Anne Kalland in her essay Culture in Japanese Nature attempts to refute the assumption that the Ja

Anne Kalland in her essay Culture in Japanese Nature attempts to refute the assumption that the Ja

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Kenneth Sogi 10/11/2007 EALC380 For centuries, different cultures around the world have dealt with the delicate balance between nature and culture. Love and sensitivity toward nature is expressed in religion, literature, and art. For the Japanese, nature is the most important motif to their society and lifestyle. From block paintings of Mount Fuji to the haiku tradition, the Japanese seem to have little dichotomy between nature and culture. However, with Japan suffering some of the worst environmental disasters, especially during an era of modernization, some critics point out that there exists little relationship between the Japanese people’s “love” of nature and their environmental behavior. One of these critics, Anne Kalland, in her essay Culture in Japanese Nature attempts to refute the assumption that the Japanese people “love” nature. The Japanese preoccupation and focus on nature in literature, art, and in every day life, Kalland claims, is not a manifestation of an eco-friendly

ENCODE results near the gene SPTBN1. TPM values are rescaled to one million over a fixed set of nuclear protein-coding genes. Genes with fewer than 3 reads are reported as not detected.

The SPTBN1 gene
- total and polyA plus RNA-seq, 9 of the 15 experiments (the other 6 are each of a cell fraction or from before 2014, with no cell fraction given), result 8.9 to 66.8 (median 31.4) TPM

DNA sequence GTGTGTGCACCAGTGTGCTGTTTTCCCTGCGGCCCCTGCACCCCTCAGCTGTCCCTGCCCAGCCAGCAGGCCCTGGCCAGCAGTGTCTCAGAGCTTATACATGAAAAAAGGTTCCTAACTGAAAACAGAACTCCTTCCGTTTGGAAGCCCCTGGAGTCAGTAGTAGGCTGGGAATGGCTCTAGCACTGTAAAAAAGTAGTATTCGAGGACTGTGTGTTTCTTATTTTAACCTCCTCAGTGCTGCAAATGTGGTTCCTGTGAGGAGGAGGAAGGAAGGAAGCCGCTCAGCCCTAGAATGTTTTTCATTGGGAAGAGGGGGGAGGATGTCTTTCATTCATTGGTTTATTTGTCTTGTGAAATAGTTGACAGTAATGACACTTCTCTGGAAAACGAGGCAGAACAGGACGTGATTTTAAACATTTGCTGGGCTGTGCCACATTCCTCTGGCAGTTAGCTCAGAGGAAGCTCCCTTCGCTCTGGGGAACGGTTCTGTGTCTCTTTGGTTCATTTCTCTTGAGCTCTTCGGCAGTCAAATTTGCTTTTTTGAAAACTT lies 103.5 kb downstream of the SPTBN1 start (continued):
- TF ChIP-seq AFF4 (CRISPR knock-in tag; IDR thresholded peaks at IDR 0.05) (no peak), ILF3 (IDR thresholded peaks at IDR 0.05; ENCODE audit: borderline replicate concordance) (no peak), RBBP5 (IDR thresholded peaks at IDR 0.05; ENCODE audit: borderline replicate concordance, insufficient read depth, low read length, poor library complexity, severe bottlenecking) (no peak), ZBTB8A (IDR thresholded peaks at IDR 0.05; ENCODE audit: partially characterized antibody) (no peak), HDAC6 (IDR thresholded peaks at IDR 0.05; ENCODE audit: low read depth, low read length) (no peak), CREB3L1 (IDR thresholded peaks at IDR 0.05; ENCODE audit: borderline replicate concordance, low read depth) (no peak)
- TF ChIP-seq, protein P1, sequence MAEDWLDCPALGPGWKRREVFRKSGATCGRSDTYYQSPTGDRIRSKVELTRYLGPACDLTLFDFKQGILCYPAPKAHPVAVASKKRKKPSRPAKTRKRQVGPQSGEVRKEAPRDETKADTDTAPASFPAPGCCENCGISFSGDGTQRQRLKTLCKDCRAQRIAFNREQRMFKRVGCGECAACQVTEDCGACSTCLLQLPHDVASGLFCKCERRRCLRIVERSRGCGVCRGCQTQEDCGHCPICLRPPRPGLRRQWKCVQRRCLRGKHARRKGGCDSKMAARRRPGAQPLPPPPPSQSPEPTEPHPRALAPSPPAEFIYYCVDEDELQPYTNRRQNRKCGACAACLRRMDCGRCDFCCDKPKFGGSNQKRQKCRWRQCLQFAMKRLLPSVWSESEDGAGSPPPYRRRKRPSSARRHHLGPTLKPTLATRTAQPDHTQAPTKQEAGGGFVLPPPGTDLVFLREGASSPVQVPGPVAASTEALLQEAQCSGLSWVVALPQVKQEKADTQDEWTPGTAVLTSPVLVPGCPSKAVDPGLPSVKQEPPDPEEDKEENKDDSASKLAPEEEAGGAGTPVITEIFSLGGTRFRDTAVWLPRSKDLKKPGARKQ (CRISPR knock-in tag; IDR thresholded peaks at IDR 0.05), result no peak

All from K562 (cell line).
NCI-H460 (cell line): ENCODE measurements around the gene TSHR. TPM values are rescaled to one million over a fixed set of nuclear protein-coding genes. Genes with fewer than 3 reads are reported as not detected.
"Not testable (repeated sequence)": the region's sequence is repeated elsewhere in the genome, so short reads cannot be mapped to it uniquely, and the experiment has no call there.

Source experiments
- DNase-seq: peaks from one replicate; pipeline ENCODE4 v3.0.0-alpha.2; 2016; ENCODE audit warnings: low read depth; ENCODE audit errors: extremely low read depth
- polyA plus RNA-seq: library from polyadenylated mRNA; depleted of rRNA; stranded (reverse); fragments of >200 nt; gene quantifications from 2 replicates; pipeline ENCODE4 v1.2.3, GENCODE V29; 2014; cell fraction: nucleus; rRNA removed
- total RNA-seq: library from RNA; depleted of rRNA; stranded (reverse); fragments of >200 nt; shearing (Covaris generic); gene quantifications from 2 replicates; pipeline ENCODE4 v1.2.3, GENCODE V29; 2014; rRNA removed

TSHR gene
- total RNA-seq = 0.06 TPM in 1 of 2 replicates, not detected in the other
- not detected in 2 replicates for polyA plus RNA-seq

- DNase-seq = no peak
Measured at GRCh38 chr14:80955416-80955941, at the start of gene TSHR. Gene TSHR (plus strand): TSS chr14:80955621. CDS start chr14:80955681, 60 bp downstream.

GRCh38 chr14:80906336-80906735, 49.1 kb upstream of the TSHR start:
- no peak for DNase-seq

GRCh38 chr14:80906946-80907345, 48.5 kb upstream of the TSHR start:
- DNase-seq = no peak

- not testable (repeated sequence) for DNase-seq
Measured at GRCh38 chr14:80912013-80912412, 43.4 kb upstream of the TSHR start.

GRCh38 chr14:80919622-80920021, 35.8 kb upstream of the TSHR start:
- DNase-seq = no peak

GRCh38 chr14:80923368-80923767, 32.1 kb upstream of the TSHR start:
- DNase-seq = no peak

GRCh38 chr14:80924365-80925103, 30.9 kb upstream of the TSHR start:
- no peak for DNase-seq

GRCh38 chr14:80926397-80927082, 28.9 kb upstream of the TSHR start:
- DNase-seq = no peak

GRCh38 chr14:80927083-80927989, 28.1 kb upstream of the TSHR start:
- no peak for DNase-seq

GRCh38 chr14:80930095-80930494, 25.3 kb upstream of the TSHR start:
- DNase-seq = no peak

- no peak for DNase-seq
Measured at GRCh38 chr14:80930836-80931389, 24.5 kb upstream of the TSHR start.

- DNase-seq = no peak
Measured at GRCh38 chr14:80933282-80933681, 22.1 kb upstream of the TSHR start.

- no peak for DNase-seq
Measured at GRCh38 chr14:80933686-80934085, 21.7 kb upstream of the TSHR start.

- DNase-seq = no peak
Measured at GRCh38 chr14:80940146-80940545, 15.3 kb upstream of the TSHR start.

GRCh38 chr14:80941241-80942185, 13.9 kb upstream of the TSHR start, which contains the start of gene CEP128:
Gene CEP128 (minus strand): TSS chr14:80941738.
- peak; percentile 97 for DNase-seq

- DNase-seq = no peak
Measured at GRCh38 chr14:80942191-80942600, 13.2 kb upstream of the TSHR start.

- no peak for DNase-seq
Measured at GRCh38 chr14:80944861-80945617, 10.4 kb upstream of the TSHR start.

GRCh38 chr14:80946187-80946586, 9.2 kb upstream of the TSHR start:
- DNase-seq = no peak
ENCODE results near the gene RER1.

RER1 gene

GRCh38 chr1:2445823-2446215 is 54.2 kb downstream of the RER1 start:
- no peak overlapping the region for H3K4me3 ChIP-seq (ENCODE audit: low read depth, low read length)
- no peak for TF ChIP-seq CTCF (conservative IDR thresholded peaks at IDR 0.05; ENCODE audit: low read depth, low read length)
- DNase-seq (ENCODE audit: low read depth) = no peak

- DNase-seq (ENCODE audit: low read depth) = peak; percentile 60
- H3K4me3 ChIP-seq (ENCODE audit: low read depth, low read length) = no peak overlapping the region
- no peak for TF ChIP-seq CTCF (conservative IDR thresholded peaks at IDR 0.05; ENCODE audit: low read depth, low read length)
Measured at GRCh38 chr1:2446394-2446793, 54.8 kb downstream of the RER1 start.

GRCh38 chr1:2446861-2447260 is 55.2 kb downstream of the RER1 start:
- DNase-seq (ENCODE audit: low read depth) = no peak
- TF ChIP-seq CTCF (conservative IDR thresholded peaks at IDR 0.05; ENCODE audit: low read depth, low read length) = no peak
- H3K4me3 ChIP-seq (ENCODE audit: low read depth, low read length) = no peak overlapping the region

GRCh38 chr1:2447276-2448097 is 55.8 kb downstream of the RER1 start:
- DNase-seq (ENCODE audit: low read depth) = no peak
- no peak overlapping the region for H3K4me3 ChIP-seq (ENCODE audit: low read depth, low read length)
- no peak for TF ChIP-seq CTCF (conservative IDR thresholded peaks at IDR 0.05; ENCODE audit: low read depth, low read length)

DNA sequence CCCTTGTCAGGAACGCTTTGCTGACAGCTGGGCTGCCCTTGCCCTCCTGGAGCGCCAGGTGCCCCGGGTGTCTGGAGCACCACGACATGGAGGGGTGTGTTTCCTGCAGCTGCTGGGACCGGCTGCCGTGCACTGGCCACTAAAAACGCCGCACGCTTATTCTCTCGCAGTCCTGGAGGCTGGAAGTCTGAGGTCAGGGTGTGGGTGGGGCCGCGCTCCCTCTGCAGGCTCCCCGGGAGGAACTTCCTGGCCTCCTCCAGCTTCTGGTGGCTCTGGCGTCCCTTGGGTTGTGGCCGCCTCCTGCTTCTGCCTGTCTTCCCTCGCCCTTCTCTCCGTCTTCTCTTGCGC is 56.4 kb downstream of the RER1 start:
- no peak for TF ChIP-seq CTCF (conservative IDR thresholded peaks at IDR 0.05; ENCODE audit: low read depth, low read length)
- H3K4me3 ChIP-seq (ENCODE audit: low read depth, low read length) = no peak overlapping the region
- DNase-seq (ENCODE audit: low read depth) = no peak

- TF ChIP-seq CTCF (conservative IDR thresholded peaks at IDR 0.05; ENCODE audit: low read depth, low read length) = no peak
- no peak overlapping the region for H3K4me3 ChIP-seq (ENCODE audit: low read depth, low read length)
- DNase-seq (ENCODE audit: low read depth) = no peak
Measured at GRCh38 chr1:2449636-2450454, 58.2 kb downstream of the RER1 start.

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This essay was uploaded on 01/31/2008 for the course EALC 380 taught by Professor Bialock during the Spring '08 term at USC.

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Anne Kalland in her essay Culture in Japanese Nature attempts to refute the assumption that the Ja

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